. . . my "wellness" experience in a Senior Care Center and how I came out ahead
After this there was a festival of the Jews, and Jesus went up to Jerusalem. Now in Jerusalem by the Sheep Gate there is a pool, called in Hebrew* Beth-zatha,* which has five porticoes. In these lay many invalids—blind, lame, and paralysed.* One man was there who had been ill for thirty-eight years. When Jesus saw him lying there and knew that he had been there a long time, he said to him, ‘Do you want to be made well?’ The sick man answered him, ‘Sir, I have no one to put me into the pool when the water is stirred up; and while I am making my way, someone else steps down ahead of me.’ Jesus said to him, ‘Stand up, take your mat and walk.’ At once the man was made well, and he took up his mat and began to walk. Now that day was a sabbath.
I started this year knowing that I needed to have surgery. I'd had surgery before, but this time was different. I am much older. Like many people my age, I'm taking medications that regulate bio-chemical processes with all the risks implied. Then the surgeon sent me a half-inch thick document outlining the dangers inherent in the surgery and its aftermath. I was concerned.
Then about two weeks before the surgery, I received my preaching assignment for the Easter Season, today's Gospel. As I read the story of the man who lived by the Sheep Gate for almost 40 years, I thought I saw a different message from other healing stories. This story was not so much about a physical healing of paralysis, but a healing story about spiritual empowerment.
“Do you want to be made well?” Jesus asks the man. The man answers that he has no one to take him to the healing pool. Jesus replies, “Stand up, take up your mat, and walk.”
In Jesus' answer, I hear an implied response to the man's waiting all those years. “Stop languishing by the Sheep Gate. Don't wait for someone to take you down to the pool. Stand up, take up your mat, and walk.”
I wasn't quite sure how I could or would use the Gospel and its message, but I pondered it as I approached the hour of my surgery. I went into the hospital on Wednesday and on Friday was transferred to a rehab facility,called a Senior Care Facility. It was an omen.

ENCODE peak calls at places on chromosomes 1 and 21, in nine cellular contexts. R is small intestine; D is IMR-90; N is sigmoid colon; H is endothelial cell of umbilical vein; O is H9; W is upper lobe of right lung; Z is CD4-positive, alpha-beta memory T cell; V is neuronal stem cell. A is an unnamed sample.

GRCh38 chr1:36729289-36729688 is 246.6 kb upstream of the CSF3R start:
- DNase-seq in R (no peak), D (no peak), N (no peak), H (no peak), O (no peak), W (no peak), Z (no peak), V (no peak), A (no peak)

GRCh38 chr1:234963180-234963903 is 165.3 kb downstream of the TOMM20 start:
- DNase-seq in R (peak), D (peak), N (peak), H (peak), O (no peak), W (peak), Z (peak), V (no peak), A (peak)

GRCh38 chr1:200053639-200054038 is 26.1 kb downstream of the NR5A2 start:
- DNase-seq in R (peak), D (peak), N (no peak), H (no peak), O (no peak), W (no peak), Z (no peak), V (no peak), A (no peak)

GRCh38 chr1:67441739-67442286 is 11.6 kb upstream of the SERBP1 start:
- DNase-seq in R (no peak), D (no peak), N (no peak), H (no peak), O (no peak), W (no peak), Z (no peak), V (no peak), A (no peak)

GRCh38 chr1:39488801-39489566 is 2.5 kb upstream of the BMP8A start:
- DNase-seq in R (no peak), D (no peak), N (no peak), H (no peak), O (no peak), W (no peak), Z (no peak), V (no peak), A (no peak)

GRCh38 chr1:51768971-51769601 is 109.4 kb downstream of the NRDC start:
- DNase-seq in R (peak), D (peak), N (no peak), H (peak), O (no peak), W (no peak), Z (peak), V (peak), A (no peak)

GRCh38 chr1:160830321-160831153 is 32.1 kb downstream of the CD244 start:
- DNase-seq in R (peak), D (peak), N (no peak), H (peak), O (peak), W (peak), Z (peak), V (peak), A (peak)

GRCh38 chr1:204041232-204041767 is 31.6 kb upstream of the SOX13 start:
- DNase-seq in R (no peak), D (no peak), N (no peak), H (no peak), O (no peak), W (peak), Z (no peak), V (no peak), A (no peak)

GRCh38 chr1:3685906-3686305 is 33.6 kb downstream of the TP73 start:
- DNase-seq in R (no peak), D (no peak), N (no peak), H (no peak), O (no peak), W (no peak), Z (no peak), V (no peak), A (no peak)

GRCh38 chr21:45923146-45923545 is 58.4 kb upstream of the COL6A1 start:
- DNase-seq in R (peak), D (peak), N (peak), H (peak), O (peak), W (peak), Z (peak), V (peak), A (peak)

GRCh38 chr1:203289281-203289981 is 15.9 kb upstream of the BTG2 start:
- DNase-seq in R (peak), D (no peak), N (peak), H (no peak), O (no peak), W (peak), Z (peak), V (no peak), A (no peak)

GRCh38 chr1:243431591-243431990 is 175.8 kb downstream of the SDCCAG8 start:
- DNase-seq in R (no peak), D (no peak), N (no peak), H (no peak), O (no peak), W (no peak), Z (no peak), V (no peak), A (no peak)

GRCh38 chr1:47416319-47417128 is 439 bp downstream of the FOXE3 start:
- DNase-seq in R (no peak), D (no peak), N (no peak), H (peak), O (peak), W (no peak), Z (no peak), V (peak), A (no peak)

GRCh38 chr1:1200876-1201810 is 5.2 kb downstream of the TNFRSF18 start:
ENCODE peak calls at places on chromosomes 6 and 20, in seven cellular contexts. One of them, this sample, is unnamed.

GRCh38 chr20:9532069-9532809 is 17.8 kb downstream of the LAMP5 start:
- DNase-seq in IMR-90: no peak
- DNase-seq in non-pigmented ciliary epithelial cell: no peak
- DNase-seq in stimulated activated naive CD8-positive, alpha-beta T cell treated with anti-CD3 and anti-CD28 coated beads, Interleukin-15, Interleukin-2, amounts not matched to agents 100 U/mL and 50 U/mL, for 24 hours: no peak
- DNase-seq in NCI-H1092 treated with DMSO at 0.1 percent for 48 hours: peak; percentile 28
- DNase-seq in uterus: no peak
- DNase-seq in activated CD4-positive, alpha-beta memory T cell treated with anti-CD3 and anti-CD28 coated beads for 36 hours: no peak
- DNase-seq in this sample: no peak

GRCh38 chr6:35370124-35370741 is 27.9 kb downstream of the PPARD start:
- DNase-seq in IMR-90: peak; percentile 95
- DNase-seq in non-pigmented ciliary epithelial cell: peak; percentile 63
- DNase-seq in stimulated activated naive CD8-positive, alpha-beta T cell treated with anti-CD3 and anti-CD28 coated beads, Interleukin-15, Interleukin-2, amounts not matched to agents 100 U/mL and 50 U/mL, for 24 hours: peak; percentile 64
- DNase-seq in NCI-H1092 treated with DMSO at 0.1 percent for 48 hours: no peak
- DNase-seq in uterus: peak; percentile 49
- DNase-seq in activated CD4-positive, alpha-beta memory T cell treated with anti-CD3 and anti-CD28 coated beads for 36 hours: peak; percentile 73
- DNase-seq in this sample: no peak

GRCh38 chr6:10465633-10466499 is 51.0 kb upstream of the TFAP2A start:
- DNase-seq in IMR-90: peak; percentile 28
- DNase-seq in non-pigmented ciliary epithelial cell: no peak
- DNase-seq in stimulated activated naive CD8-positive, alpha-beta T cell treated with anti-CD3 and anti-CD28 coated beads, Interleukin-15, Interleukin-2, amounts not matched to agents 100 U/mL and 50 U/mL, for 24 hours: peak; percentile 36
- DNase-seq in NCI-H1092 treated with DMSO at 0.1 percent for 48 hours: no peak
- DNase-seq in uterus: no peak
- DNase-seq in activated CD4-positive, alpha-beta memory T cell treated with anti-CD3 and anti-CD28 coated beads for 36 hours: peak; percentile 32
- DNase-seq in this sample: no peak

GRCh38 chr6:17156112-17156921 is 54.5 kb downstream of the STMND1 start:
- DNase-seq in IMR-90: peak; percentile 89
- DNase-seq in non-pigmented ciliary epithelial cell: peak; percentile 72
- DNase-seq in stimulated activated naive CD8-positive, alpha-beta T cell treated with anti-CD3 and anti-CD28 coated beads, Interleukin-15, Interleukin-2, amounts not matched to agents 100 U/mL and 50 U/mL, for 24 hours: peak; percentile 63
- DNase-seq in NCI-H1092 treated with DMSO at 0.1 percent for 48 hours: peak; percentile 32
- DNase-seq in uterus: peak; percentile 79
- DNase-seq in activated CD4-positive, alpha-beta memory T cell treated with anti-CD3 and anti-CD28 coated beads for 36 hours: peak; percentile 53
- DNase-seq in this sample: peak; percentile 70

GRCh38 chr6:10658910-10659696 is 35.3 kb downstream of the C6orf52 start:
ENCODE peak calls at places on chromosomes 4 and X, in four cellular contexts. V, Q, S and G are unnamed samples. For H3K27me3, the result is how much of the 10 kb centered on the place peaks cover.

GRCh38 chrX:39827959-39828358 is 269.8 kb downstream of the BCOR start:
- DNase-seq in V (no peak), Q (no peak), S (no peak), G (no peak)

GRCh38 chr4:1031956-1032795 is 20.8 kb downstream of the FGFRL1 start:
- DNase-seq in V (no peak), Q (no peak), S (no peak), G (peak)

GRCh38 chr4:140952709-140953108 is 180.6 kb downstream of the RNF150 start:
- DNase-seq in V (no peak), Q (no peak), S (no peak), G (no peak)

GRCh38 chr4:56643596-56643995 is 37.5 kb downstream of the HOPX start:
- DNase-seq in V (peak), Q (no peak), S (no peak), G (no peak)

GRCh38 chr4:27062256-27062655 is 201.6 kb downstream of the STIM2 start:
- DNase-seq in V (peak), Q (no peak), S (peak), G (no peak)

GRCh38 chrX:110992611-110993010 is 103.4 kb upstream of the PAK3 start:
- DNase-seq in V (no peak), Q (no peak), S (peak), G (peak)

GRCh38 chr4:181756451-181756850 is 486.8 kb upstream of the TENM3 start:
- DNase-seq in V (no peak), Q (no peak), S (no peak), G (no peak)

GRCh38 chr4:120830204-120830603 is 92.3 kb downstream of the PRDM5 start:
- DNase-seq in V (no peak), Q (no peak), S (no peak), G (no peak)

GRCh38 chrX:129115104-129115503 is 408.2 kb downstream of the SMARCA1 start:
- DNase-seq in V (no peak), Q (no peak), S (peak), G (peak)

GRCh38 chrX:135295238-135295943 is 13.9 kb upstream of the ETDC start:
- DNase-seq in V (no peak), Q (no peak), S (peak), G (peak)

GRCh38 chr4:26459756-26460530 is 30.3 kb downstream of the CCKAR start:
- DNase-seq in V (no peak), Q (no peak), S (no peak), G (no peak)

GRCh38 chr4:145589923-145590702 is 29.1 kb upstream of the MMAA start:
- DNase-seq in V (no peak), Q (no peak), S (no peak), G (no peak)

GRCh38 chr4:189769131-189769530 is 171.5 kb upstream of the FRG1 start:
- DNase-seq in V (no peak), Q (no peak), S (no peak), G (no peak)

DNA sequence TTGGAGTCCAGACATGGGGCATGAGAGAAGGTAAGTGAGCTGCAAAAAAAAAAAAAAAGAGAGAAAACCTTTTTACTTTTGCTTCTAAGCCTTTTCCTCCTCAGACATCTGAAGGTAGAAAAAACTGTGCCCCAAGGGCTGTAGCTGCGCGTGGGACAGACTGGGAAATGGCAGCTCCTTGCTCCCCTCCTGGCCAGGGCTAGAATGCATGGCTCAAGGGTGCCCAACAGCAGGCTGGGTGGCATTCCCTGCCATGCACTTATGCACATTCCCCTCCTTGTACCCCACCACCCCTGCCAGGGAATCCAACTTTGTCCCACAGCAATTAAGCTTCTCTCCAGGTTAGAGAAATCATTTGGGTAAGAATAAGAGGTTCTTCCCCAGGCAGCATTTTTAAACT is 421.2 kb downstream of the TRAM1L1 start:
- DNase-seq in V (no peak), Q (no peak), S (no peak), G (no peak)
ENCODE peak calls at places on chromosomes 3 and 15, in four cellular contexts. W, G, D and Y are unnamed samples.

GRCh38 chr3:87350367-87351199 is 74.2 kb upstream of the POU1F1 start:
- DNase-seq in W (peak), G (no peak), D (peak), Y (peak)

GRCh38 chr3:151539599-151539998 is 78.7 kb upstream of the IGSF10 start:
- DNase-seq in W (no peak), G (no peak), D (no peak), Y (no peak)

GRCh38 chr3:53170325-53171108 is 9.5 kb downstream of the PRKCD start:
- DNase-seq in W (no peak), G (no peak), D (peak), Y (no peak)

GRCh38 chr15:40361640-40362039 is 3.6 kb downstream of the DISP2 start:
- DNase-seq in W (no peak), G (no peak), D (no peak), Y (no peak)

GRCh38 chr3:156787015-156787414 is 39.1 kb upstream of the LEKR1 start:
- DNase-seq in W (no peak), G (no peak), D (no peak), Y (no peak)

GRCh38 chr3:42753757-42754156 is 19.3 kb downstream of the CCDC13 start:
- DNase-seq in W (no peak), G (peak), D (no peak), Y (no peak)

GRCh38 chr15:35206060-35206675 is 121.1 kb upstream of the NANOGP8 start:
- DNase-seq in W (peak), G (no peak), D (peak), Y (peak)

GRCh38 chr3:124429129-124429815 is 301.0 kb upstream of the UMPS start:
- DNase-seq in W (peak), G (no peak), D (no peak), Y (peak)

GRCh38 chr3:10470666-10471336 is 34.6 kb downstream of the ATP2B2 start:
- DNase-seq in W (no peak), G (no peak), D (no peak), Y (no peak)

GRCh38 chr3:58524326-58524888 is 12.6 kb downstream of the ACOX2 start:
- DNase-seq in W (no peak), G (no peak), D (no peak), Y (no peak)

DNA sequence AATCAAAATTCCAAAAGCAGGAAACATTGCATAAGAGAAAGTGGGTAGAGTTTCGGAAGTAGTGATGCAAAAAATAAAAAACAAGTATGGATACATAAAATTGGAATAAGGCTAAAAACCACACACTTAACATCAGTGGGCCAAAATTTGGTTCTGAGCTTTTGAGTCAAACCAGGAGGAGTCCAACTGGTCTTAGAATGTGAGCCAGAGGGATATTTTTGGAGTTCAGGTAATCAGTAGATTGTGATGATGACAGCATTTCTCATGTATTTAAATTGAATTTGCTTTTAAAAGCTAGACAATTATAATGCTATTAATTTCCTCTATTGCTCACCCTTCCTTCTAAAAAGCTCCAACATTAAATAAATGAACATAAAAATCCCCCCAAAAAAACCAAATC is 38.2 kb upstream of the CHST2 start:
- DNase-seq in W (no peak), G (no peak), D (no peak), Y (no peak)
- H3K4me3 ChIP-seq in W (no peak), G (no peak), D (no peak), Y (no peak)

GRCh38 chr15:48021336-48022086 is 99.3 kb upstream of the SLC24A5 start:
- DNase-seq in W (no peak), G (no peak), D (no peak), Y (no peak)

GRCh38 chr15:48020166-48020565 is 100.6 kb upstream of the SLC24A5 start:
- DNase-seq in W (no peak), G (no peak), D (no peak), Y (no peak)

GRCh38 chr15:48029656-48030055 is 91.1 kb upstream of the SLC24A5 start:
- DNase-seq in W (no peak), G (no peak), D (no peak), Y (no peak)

After I was deposited on my bed by the ambulance drivers, I was approached by a young woman doctor, an intern, for the intake interview. Her first question was: “Do you know what your name is?”
“What the hell kind of a question is that to ask?” I shot back.
“Oh, we have to ask these questions.” Same toon.
“Not like that, you don't”
Her next question was, “Can you feed yourself?”
“What is wrong with you?” I asked.
From there the weekend got worse. The daily physical therapy session that week-end seemed like nursery school with people tossing a beach ball back and forth while singing inane songs. What did this have to do with my leg and walking again?
I was subjected to various medical tests over the two days with no explanation of what was happening. I was expected to accept being jabbed, swabbed, and whatever else without question; to present my body as if it were a piece of meat. On Sunday afternoon, someone came in to take an x-ray. Again, no explanation.
On Monday morning when the daytime aide came in, I told her that I wanted a consultation with the doctor.
I thought that I would see the intern, but the doctor in charge of medical services came to see me. After a brief introduction, she asked what was wrong. I said, “First of all, I am accustomed to being informed and consulted about any matter relating to my health.” I described my experience that weekend and she agreed that I was right be displeased and that she would take care of it. Then I told her that I had prepared for the surgery and its aftermath with two months of pre-op physical therapy and was expecting a rigorous course of physical therapy to get me on my feet.